• Over-the-counter medications are available for temporary relief.
  • If the pain persists, see a dentist.
FAQs
We know dentist visits aren't easy. Sometimes parents transfer their own fears to their children, making it even harder.
So we've compiled a list of frequently asked questions to address some of your concerns. If you have still more questions, reach out to us! You can even call us directly at (360) 636-1900.
What can I expect during my child's first visit?
For the first visit, we'll focus on getting to know your child! We'll also provide you with information about the basic, age-appropriate dental care required at home. A dentist will examine your child's dental health and check for potential gum or jaw problems. If cleaning is required, we'll do that too. The first visit generally lasts a few minutes. It paves the way to ensure the best possible oral health care for your child's future.
How do I prepare my child for the first appointment?
Simply maintain a positive attitude! Children pick up on the emotions of adults. If you express fear or any negative emotion, your child will exhibit it too. Guide your child through our website and show them our photos. This will familiarize them with our faces. Tell your child the importance of having healthy teeth and gums and how we can help them with that. Our doctors and staff are well-trained to handle fear and anxiety. Your child is in the best hands!
How often should my child visit the dentist?
We strongly recommend a routine check up every 6 months. Some children may require more frequent check ups. We'll draw up a plan to ensure your child gets the best oral health.
Baby teeth aren't permanent, so why do they need special care?
Your child's baby teeth play a very important role in their dental development. They help them smile, speak, chew and pave the way for permanent teeth. If they lose a baby tooth early, nearby teeth can take up that space. This leads to crooked permanent teeth. So it's important to take care of baby teeth for your child's overall oral health.
What's the best way to clean my baby's teeth?
It's important to maintain good oral hygiene even before the first tooth appears. We suggest cleaning your baby's gums with a damp, soft washcloth after feeding. Once the first tooth appears, start using a toothbrush for infants. These have soft bristles and a smaller head. Do not use toothpaste without consulting your dentist.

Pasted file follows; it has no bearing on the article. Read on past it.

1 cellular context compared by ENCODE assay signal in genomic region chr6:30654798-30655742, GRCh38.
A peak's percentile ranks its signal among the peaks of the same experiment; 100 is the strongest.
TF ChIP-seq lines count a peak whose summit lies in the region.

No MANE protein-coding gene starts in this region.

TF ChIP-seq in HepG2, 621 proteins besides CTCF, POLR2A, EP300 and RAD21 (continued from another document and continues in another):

When it is appropriate to use toothpaste for brushing?
Toothpaste is recommended only once your child has multiple teeth. Make sure you use only a pea-sized amount. If your child is under two years of age, use a toothpaste without fluoride. Fluoride is dangerous for young children as it causes tooth stain. Guide your child through the habit of rinsing and spitting out after brushing teeth so that they don't swallow it. If it helps, you should brush your child's teeth for them.

By age 6 or 7, most children can brush on their own, but some pick it up later. Supervise your child until they can properly brush by themselves.
How can I make sure my child doesn't get cavities?
Cavities depend on either genetics or poor oral health. Make sure your child brushes their teeth twice a day. Once they are a little older, give them fluoride toothpaste. Daily flossing is recommended as it reaches the gaps between teeth, where brushing doesn't. Don't give your child sugary foods or drinks. Limit their snacking, and make sure they have a healthy diet.

See a dentist for routine check ups to tackle potential problems early. Your dentist might suggest a fluoride supplement to harden the enamel and avoid tooth decay.
Does my child need dental sealants?
It's easy for teeth to decay when brushing doesn't reach the pits and fissures in the mouth. We suggest sealants to protect your child's teeth and avoid cavities. Don't worry, sealants are completely save and the most effective preventative measure for tooth decay.
My child plays sports. How do I protect their teeth?
We strongly suggest getting a mouthguard for your child. Get in touch with us about getting a custom-fit guard to protect their teeth, lips, gums and cheek.
Why is a dental X-ray necessary for my child?
We recommend getting a dental X-ray at the age of 2 or 3 to help ensure that your child's teeth and jaw are properly aligned. The first X-rays are simply pictures of the upper and lower front teeth. This is meant to familiarize your child with the X-ray process. When the baby teeth at the back start touching each other, we move on to the regular X-ray.